Going into the trip, I thought I was going to get a fair amount of bouldering in, and was particularly looking forward to Boxcar Arete. Had I known how sharp the crimps were, I wouldn't have gotten my hopes up so much. After about 20 minutes of working it without controlling the last left pinch, my fingertips were already starting to open up, and I decided that it wasn't worth ruining my skin with two full days still remaining. Next time.
In hindsight, I'm really glad I made that choice, with so many more great routes out there to do. Horsemen, another 1941 edition Kraus&Weissner masterpiece, made a great single pitch linkup that went from an easy corner and crack system out to an airy arete, then finished through a juggy vertical face. The climbing was fun the whole way, but my favorite part was probably the gear graveyard near the top, memories of the decades of climbers who have since passed through.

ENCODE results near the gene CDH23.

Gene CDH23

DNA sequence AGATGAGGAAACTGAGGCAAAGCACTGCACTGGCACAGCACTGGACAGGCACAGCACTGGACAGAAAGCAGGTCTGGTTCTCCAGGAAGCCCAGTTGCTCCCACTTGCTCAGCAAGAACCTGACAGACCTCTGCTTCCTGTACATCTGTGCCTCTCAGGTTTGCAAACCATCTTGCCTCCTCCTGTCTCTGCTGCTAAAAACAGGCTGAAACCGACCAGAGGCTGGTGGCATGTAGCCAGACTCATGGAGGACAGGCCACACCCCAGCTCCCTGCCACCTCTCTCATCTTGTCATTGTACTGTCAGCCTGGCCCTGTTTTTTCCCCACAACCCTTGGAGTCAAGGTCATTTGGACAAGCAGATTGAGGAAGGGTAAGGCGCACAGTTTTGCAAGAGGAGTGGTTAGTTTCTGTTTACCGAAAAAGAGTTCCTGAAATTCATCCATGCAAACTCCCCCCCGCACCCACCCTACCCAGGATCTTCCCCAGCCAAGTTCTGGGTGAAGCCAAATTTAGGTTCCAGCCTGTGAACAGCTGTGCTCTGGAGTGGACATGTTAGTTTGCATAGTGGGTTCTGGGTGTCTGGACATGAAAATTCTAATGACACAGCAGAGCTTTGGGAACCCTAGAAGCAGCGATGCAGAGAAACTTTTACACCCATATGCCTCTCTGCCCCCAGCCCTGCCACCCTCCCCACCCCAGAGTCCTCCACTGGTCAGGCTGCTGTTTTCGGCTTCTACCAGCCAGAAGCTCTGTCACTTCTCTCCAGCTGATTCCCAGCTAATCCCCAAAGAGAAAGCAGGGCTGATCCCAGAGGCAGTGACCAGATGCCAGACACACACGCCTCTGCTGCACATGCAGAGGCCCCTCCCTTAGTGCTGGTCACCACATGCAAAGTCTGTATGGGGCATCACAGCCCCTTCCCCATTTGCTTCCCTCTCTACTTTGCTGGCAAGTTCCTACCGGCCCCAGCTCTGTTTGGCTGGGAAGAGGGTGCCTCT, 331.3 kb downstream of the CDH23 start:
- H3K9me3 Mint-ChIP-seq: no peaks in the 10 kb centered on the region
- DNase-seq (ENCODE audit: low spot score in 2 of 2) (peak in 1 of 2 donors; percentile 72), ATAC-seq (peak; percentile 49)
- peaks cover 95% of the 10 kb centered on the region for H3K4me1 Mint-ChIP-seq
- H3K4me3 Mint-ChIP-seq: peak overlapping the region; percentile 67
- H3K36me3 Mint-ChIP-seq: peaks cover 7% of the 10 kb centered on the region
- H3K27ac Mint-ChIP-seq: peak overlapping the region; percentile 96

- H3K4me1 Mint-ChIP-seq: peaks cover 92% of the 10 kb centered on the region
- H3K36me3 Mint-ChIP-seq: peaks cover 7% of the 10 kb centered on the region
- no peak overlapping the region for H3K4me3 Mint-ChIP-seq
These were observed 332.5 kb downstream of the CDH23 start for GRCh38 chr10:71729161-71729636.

I also enjoyed the collection of routes from the '60s and '70s that we climbed at the end of our first day in a corner near High Exposure.
Chris started by climbing the first pitch of Sleepwalk, which started on the vertical face and then traversed left on horizontals to turn the corner and finish up the slab.
From the Sleepwalk anchor, we toproped both Ent Line and Ant's Line, the latter of which I particularly liked. First climbed in the '60s by Ants Leemets, it combines perfect stemming and jamming moves up a crack and corner system and through a couple of small overhangs. With such enjoyable movement and solid looking gear the whole way, I think I'd actually prefer to lead that one over Sleepwalk.